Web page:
"There are many subtle mechanisms that produce conservative behaviors and thereby constrain recall. Although not constraints in the same sense as theme, imagery, and sound pattern, they combine with such constraints to limit variability. For instance, without trying, people increase the frequency of, or mimic, words that they have just heard…There is also a strong tendency for people to mimic syntactic forms that have recently been produced…" [HI:MOT:116ff]

 

To paraphrase this data, we might offer this:

 

When we reconstruct memories, we assume that the ordinary occurred. Gaps in our knowledge are filled in from what we known 'normally' happens (e.g., from preexisting knowledge of those types of events--"scripts" in the psychological parlance). What our present selves contribute to memory reconstitution is based on our ordinary history and general knowledge of the world. The overwhelming majority of human experience is cause-effect, non-miraculous, and predictable. Memory errors occur in that 'bland' direction--not toward the unexpected, startling, miraculous. In fact, it is for this reason that striking events are the most memorable--they don't fit the 'script' and therefore have a shock value that increases their retention and recall.

 

 

We must remember that our studies so far showed that miracles were not a part of everyday experience, nor were they part of everyday expectations. When you thought of 'ordinary life', you did NOT include miracles in that scenario.

 

And oddly enough, this principle would argue that any fabricated events would REPLACE the startling, miraculous, unexpected:

 

"When events unfold in a way that contradicts our expectations based on stereotypes and related knowledge of the world, we may be biased to fabricate incidents that never happened in order to bring our memories in line with our expectations." [CS:SSM:156]

 

In other words, we might remove the miracles or we might 'dilute them' somehow, but we wouldn't add them or enhance them, by these nonconscious processes. These processes are essentially conservative, uniformitarian, and 'leveling'. They don't create the unfamiliar, abnormal, or unexpected.

 

 

Three: So far we have been talking about episodic memory (highly visual in nature). But another category of memory that is affected by preconscious process is semantic memory (more meaning and language oriented). The range of preconscious influence on semantic memory, however, is very, very limited and would not be very influential in these types of memory situations:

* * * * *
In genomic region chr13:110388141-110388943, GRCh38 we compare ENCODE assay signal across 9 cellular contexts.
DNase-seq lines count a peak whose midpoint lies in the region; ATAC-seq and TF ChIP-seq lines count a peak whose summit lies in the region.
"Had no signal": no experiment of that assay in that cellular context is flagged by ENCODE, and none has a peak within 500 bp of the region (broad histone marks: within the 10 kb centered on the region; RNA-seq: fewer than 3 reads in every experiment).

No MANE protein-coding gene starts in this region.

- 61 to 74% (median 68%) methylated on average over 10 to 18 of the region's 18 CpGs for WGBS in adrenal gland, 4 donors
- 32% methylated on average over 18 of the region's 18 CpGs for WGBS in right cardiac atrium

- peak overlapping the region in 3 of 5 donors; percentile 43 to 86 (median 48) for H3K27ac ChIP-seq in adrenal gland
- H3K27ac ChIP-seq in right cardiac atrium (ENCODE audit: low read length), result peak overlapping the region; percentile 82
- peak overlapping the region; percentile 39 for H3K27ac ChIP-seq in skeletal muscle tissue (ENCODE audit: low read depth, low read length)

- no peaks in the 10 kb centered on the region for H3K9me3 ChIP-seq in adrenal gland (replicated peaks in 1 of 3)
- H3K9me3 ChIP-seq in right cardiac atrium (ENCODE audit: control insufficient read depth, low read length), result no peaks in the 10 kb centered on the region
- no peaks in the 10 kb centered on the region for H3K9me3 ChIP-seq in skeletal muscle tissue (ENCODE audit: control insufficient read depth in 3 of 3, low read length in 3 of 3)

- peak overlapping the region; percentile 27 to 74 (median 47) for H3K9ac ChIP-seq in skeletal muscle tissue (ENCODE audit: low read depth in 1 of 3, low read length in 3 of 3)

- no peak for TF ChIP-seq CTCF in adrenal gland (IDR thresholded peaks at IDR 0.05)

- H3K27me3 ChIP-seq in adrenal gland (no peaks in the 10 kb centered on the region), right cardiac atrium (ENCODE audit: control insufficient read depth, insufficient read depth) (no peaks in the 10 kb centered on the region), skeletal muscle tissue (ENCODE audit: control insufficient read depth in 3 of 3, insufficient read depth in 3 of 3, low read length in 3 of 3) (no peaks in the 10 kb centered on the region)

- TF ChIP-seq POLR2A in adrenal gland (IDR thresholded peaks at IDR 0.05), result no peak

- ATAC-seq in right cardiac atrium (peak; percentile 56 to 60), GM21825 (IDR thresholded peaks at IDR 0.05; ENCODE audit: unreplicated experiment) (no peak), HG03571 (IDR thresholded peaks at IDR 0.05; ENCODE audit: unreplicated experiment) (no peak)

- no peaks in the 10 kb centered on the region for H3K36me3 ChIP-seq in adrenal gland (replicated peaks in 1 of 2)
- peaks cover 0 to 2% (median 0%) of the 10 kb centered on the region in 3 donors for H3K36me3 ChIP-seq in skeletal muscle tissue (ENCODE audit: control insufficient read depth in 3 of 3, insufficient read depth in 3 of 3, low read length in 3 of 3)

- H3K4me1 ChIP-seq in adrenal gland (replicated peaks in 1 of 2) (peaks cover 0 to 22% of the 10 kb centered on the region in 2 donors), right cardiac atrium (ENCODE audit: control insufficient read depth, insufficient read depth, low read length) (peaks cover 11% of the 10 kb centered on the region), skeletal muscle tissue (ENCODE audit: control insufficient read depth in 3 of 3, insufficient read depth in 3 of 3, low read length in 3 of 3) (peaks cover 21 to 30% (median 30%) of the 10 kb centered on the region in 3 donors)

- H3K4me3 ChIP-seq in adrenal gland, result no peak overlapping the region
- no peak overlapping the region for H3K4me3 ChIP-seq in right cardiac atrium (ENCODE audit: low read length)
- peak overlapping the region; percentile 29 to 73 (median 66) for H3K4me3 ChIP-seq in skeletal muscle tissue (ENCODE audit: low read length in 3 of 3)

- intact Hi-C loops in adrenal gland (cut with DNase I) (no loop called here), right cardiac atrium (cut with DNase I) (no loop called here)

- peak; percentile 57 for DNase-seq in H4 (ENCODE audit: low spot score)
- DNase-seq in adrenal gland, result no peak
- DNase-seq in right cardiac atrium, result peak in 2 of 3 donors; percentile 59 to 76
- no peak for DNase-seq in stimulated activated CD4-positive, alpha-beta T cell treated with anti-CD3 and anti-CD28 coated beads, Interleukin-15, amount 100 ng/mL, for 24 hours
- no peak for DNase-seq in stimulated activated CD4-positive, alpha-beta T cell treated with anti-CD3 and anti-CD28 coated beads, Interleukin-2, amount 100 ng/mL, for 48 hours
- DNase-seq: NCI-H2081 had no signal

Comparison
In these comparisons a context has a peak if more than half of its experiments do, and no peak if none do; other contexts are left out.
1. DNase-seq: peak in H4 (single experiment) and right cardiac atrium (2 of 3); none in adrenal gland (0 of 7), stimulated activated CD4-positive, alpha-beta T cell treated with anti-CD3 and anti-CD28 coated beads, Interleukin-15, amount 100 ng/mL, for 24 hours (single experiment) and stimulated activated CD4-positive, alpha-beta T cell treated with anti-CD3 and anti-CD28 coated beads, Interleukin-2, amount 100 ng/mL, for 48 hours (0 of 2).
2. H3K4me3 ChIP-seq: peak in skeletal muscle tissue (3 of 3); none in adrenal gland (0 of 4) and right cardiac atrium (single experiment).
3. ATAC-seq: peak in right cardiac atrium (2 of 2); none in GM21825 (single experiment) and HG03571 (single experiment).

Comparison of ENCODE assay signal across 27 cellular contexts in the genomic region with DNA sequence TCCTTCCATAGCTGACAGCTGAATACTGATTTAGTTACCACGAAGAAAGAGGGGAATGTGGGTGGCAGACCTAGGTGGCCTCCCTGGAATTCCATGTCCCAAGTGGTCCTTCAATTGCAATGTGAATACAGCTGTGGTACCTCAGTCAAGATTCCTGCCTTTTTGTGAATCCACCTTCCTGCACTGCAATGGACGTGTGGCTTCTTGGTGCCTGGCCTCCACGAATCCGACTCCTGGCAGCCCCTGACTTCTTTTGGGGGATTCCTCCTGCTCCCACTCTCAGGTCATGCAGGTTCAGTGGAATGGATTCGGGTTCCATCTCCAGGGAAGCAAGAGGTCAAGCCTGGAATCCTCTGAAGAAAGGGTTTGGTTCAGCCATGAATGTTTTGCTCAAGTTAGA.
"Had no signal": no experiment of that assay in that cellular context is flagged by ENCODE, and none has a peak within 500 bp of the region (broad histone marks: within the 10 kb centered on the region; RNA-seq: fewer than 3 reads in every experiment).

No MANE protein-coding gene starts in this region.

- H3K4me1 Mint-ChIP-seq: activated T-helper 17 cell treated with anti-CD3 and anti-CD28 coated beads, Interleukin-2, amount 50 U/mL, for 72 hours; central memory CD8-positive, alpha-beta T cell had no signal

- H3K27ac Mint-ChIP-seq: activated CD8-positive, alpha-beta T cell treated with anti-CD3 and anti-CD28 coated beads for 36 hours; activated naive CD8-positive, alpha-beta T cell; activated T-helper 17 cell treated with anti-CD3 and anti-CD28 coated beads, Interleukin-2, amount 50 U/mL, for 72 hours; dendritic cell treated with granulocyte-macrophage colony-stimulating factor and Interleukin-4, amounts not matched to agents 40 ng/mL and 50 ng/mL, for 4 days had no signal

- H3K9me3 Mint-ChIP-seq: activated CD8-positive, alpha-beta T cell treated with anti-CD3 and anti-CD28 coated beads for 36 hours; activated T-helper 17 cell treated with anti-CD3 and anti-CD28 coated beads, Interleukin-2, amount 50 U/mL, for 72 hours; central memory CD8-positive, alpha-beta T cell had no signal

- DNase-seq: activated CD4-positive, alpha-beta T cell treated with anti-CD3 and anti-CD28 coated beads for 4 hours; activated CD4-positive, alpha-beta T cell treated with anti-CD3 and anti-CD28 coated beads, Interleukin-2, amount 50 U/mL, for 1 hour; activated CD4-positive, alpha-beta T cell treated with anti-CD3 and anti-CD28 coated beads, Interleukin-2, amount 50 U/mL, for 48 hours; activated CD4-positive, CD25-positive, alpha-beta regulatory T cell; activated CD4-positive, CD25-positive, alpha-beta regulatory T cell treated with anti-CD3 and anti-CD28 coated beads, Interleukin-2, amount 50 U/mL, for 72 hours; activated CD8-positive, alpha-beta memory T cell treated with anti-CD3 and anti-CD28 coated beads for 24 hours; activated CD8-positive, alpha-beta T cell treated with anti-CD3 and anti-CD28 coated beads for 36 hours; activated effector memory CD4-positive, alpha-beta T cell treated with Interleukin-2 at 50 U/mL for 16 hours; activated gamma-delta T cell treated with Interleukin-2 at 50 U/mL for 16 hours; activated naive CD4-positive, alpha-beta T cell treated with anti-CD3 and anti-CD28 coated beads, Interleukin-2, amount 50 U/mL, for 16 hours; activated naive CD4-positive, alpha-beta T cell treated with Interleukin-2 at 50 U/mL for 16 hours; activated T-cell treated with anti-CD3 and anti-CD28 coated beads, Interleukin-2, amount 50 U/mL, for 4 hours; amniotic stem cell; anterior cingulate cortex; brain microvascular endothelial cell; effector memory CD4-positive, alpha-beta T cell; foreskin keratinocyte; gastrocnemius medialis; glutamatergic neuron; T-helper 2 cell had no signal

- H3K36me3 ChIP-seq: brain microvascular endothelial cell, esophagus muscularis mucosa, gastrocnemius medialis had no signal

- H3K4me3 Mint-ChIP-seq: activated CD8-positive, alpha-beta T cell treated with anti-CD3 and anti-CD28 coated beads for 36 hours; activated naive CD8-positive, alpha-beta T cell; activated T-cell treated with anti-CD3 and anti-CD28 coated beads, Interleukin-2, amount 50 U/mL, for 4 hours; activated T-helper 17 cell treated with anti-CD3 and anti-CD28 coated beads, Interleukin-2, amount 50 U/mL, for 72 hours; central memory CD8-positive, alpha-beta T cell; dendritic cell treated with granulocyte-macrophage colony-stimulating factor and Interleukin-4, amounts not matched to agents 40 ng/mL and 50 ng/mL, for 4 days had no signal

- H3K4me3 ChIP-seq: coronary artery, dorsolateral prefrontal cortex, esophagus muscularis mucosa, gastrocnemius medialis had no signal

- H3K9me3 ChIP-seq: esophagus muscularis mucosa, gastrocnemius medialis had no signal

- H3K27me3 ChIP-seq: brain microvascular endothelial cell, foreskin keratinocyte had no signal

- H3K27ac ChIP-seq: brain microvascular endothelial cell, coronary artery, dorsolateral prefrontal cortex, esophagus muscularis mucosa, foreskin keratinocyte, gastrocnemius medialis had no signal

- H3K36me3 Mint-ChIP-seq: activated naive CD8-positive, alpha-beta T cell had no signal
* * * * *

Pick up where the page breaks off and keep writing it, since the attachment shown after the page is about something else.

"It should be understood, however, that even if preconscious semantic processing is possible (as I believe the evidence now indicates), it is also clearly limited….Apparently, preconscious processing can extract the meaning of a single word, but it cannot construct the meaning of a two-word phrase. So, as Greenwald (1992) concludes, preconscious semantic processing is possible, but it is also analytically limited…Even though preconscious processing is limited, it can still have effects on experience, thought, and action in the social domain. A rapidly developing body of research shows that our feelings, social judgments, and interpersonal behaviors can be influenced by cues in the environment that are so subtle that we are not even aware of them, and pay them no attention…" (Kihlstrom: "Unconscious Processes in Social Interaction", in [CS:TSC:101,102])

 

"In their dealings with the psychological unconscious, psychologists have had to navigate between the Scylla of Von Hartmann, with his Romantic notion of an omnipotent and omniscient unconscious, and the Charybdis of sceptics, including Eriksen, Holender, and now Shanks and St. John, who wish to limit the unconscious to the unattended and unprocessed. As with most binary choices, there is a third way: a way which is open to the idea that unconscious percepts, memories and thoughts can influence conscious mental life, but which is also prepared to concede that the extent of this influence may well be limited. In the final analysis, it is probably the case that the limits on unconscious processing are set by the means by which the stimuli are rendered consciously inaccessible. In the case of preconscious processing, where the percept or its memory trace has been degraded by masking or by long retention intervals, or the processing capacity of the subject has been limited by divided attention, nonsemantic orienting tasks, sleep (or sleepiness), or general anesthesia, we would naturally expect the percept or memory to be limited to information about perceptual structure, or simple semantic features at best." (Kihlstrom," Implicit Perception and Learning", in [CS:TSOC:39])

 

 

 

Four. When we are talking about unintentional 'additions' of miraculous elements to existing non-miraculous stories/memories, the most likely way this could arise is through confabulation. Confabulation patterns, however, do not suggest that they can 'go this far'.

 

At the nonconscious level, creation/introduction of miraculous elements into a non-miraculous narrative could be done in one of three ways:

 

1.        Substitution--a miraculous event/action displaces an equivalent non-miraculous event, preserving the narrative structure of the story/event.